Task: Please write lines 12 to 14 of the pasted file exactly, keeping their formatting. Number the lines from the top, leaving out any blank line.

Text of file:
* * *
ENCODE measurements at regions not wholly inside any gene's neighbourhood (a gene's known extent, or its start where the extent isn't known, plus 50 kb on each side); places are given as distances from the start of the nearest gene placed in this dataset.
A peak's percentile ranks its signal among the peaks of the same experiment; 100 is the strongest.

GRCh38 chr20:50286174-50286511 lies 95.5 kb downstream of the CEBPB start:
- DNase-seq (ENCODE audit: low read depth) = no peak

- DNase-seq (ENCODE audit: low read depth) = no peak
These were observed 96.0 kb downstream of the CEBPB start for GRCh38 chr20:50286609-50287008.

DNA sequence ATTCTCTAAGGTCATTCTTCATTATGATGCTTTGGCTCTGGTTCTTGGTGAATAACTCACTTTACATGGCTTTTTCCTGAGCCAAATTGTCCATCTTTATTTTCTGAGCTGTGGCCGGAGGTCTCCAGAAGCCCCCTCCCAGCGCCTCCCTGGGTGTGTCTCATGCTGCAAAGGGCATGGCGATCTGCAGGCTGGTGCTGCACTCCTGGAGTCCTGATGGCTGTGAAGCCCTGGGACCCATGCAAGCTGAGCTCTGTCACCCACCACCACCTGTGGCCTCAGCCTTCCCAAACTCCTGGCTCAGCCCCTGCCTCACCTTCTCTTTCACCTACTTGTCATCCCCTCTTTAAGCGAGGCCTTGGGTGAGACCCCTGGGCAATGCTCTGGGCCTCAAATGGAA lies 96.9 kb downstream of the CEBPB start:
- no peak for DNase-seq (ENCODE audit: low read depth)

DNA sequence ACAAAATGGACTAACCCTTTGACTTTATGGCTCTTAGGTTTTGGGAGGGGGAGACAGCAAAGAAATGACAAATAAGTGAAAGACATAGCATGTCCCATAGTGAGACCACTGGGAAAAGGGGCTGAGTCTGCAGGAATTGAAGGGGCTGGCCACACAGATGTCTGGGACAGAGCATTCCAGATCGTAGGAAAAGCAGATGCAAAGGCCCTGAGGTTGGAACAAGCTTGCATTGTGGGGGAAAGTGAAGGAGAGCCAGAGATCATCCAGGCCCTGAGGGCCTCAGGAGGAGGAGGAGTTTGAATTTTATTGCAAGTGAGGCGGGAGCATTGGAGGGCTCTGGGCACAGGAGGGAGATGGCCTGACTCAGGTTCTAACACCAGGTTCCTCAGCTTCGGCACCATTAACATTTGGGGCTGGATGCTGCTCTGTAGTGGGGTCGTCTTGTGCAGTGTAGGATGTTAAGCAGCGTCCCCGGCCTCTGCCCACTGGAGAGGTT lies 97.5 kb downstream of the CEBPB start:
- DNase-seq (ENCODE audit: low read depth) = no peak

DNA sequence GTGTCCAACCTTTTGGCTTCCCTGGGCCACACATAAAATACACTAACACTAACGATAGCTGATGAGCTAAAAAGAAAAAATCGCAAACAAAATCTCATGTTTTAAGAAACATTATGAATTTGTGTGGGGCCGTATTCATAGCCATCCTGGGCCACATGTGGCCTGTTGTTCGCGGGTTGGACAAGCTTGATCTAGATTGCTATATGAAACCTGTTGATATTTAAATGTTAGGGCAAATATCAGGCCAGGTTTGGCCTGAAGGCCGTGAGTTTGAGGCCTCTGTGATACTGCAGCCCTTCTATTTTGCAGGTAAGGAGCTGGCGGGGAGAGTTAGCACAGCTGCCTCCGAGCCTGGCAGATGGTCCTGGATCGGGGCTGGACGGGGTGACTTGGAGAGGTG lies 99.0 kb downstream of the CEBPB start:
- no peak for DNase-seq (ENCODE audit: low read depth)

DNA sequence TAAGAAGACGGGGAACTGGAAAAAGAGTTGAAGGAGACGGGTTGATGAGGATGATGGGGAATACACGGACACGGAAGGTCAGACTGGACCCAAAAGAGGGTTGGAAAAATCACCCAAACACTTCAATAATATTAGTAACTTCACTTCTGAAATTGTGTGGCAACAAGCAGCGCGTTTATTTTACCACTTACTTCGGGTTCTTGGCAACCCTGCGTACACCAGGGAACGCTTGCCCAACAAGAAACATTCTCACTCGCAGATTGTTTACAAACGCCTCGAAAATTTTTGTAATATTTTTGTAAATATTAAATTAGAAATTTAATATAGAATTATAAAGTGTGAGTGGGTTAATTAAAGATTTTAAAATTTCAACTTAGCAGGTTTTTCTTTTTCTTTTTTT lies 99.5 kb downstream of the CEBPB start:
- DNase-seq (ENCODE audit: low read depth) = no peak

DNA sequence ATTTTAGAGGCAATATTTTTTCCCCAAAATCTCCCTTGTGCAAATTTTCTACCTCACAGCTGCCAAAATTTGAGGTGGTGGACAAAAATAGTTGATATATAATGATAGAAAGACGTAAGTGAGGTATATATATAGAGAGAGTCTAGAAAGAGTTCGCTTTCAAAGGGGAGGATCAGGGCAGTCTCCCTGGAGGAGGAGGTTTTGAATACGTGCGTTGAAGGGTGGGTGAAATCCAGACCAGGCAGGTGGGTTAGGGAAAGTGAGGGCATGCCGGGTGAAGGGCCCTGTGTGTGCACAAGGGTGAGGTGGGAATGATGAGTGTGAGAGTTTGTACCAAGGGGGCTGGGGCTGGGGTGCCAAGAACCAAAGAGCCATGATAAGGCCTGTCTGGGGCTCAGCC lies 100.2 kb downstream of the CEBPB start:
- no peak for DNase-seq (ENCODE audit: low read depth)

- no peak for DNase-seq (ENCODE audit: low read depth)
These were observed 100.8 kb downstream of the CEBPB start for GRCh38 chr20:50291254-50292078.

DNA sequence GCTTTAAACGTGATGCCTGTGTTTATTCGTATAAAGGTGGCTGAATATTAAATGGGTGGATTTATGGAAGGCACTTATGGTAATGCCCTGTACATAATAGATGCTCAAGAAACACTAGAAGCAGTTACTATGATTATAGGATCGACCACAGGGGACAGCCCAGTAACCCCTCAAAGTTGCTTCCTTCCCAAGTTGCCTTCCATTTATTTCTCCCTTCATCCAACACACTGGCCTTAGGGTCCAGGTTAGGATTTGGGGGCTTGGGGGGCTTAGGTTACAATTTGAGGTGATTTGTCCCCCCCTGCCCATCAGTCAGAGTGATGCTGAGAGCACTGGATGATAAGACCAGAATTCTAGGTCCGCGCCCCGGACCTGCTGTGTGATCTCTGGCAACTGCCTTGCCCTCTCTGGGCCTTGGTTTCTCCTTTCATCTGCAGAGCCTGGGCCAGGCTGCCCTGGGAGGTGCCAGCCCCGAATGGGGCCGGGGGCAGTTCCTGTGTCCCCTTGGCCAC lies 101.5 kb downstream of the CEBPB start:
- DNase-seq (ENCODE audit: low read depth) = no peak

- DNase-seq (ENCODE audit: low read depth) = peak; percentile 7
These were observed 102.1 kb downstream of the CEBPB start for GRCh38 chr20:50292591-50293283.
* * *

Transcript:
- no peak for DNase-seq (ENCODE audit: low read depth)

DNA sequence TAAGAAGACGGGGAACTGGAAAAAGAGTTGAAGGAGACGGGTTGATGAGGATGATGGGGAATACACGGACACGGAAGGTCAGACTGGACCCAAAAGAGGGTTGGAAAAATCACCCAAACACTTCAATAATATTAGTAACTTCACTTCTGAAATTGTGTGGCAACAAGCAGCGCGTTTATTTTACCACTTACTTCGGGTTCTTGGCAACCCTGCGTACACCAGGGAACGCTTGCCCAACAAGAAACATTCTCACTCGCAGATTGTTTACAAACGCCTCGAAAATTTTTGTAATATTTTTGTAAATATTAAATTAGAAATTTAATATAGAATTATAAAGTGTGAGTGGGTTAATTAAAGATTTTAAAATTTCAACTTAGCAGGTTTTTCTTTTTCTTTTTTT lies 99.5 kb downstream of the CEBPB start:
- DNase-seq (ENCODE audit: low read depth) = no peak